Washington’s Headquarters Museum and Ford Mansion is located at 30 Washington Place, Morristown, NJ. Admission is $7 for adults; visitors 15 and under are free. Up-to-date hours and seasons can be found at nps.gov/morr/planyourvisit/hours.htm.

“Helpless:” Schuyler-Hamilton House in Morristown, NJ

Schuyler-Hamilton House
Schuyler-Hamilton House Photo by Richard Patterson

Now run by the Daughters of the American Revolution, the Schuyler-Hamilton House was where Eliza Schuyler stayed during the winter of 1779-1780, when she met and was courted by Alexander Hamilton. Eliza was staying with her uncle Dr. John Cochran, who was physician to Washington, and his wife, Gertrude. The house was owned by Jabez Campfield, another doctor who served as a surgeon during the war. Gertrude, having known that her niece met Hamilton in the summer of 1779 and took a liking to him, invited Eliza to stay with them for the winter. While summers during the Revolution were reserved for war, winter provided an opportunity for courtship. Eliza and Hamilton quickly fell in love (as Eliza sings of her husband’s eyes in the musical, “I’m down for the count, and I’m drownin’ in em”). They were married at the Schuyler Mansion in Albany the following winter. The house is now open once a week to visitors. Guided tours can be arranged.

Schuyler-Hamilton House Museum is located at 5 Olyphant Place, Morristown, NJ. Admission is free; tours may be arranged. More information, including up-to-date hours, can be found at njdar.org/schuyler-hamilton.html.

“The World Was Wide Enough:” The Hamilton-Burr Dueling Grounds Weehawken, NJ

The Hamilton-Burr Dueling Grounds
The Hamilton-Burr Dueling Grounds Photo by Richard Patterson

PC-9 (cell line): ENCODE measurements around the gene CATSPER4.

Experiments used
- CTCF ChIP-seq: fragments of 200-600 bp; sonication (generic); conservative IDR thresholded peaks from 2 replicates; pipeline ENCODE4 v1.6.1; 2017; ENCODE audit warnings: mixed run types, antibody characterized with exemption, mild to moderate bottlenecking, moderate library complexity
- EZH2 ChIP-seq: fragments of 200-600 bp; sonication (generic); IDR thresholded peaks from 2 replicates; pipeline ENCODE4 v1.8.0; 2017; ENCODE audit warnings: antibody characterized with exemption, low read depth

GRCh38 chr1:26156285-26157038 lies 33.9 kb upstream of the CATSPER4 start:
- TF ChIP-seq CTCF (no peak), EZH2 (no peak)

Hamilton’s life has long been defined, at least in part, by the duel that ended it July 11, 1804. The pistols used during the duel, which had belonged to Hamilton’s brother-in-law John Barker Church (Angelica’s husband), are now displayed privately at JP Morgan Chase headquarters in Manhattan. (Burr founded The Manhattan Company, which became Chase Manhattan Bank, which became JPMorgan Chase.) The approximate site of the duel can be visited in Weehawken, NJ, just a short ferry ride from midtown Manhattan. From the ferry station in Port Imperial, an uphill climb brings curious visitors to Hamilton Park, which features staggering vistas of Manhattan. The dueling grounds in Hamilton Park are marked by a bust of Hamilton and a placard commemorating the duel, which most likely occurred on a wooded ledge somewhere below the marked spot. Hamilton’s son had died less than three years before him, in a duel using the same pistols.

Hamilton-Burr Dueling Grounds is located in Hamilton Park in Weehawken, NJ, accessible via a set of stairs across from Port Imperial ferry station and another set of stairs at Pershing Road. The park is also accessible by following Pershing Road north until it meets J. F. Kennedy Boulevard. Admission is free. More information can be found at weehawken-nj.us/parks. Ferry information can be found at nywaterway.com/PortImperialWeehawkenTerminal.aspx.